A multi-million dollar Breach of Trust
We acted for a high net worth client (“B”) against her husband (“M”), who had misappropriated more than USD 60 million in cash and securities from the Singapore bank accounts held jointly in their names and held in the name of 2 British Virgin Island (“BVI”) companies (in which both B and M were equal shareholders and directors). It was not disputed that these Singapore bank accounts were funded by B’s inheritance. However, M’s position was that he was entitled to withdraw all such monies and securities whenever he wanted because they were all gifted to him by B previously. To support his position, M called their son (who was estranged from B) as a witness to give evidence supporting M’s contention of such a gift. B denied any such gift being made to M. The High Court has found that there was no such gift as alleged by M and that B did not intend to make gifts of the money placed in all the Singapore bank accounts including the accounts of the 2 BVI companies.
As more than USD 30 million was misappropriated by M from their joint Singapore accounts and placed in M’s own personal sole accounts, the High Court declared that M held such sums on trust for B and ordered M to provide an account. Tracing orders were also granted accordingly.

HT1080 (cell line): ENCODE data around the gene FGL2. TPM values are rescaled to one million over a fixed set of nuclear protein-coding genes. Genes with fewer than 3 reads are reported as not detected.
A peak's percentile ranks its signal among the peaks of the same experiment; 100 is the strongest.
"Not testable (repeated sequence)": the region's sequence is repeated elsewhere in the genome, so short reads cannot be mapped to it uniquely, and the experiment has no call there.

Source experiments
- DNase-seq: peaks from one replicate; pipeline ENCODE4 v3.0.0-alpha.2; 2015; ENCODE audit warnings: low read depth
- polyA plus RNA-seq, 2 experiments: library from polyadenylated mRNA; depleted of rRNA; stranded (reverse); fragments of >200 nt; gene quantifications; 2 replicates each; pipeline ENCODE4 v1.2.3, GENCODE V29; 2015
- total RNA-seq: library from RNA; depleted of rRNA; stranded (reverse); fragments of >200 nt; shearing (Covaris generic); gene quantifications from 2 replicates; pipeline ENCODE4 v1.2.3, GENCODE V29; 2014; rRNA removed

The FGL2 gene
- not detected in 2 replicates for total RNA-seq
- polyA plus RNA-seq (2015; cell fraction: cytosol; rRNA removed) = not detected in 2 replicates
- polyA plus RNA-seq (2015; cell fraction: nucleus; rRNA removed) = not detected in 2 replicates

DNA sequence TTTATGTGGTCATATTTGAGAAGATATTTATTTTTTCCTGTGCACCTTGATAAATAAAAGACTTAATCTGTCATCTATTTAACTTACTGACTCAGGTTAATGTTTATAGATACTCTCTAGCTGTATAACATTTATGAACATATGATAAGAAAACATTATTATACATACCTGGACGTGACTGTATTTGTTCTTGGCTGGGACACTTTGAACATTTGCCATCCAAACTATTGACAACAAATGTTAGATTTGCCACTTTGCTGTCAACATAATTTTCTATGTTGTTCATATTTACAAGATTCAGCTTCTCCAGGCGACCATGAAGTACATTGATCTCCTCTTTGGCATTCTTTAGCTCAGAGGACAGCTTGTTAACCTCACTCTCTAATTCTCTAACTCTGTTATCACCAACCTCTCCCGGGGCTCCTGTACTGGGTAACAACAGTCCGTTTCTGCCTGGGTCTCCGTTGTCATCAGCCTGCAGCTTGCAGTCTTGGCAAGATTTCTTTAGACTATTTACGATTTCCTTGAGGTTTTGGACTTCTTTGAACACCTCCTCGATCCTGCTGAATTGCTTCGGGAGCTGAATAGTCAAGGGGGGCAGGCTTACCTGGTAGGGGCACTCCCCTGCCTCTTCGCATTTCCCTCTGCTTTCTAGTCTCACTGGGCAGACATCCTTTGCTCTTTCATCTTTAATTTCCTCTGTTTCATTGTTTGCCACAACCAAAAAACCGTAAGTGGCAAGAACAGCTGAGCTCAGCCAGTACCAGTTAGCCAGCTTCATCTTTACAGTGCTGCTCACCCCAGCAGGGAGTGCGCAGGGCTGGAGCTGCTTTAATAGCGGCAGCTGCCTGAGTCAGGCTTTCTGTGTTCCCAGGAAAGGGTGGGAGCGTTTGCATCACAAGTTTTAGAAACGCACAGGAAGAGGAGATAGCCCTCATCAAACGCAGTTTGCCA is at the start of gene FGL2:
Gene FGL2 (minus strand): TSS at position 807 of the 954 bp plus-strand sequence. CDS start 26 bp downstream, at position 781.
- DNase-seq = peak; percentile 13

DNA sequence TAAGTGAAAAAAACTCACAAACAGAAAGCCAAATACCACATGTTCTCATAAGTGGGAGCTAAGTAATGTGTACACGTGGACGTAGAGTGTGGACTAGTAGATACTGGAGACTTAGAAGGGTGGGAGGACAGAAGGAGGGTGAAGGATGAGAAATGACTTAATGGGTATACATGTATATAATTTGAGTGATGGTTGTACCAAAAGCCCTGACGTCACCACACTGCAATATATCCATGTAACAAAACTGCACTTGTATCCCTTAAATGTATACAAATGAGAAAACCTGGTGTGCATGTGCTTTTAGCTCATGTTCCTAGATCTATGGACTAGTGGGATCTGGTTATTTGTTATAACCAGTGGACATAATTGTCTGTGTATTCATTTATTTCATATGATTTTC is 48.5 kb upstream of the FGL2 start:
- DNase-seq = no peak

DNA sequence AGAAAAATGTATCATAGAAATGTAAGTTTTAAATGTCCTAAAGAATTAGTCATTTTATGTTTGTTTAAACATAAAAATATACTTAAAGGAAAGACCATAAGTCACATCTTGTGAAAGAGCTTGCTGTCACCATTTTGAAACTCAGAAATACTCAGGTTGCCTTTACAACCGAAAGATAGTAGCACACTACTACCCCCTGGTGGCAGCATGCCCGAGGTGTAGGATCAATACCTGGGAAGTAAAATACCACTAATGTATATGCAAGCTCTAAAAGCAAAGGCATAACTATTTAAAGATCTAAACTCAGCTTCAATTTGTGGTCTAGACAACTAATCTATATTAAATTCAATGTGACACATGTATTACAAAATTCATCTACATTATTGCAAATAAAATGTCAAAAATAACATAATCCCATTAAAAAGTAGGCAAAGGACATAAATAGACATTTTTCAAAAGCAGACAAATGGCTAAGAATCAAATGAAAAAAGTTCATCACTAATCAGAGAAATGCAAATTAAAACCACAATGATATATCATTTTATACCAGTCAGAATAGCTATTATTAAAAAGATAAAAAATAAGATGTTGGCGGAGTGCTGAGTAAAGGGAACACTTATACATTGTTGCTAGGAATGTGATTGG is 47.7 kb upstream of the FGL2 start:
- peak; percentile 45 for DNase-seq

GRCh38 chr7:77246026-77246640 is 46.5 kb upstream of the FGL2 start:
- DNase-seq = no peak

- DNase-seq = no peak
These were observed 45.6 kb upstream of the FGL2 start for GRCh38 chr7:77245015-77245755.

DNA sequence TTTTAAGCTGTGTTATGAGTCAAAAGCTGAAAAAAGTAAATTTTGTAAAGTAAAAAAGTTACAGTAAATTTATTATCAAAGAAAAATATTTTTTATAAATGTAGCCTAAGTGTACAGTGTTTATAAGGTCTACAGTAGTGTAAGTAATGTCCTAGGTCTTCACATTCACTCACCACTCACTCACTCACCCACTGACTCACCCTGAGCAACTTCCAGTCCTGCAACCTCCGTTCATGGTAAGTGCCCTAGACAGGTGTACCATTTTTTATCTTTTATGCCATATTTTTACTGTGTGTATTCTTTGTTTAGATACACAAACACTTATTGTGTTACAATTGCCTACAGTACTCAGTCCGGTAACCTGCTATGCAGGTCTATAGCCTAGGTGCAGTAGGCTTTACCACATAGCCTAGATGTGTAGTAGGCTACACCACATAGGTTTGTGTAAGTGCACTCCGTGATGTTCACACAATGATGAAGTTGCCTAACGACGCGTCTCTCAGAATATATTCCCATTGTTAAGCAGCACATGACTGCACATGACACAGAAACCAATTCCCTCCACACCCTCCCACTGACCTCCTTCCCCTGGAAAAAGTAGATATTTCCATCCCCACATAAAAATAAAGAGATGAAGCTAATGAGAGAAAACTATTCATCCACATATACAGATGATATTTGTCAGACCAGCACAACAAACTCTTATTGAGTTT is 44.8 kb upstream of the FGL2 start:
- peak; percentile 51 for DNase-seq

No orders were made by the High Court relating to the monies and securities which were misappropriated by M from the Singapore bank accounts of the 2 BVI companies although B sought various declarations of trust over such monies and securities. The High Court was of the view that B’s intention at the time she transferred funds to the Singapore bank accounts of the BVI companies (which were incorporated as investment holding companies) must have been to protect and “immunise” the funds from her mother and sister using the shield that incorporation affords. As such, BVI companies therefore did not hold the monies and securities on trust for her but instead that title to such monies and securities vested in the BVI companies in the usual way. On that basis, it was held that B did not have locus standi to bring the action against M for such monies and securities.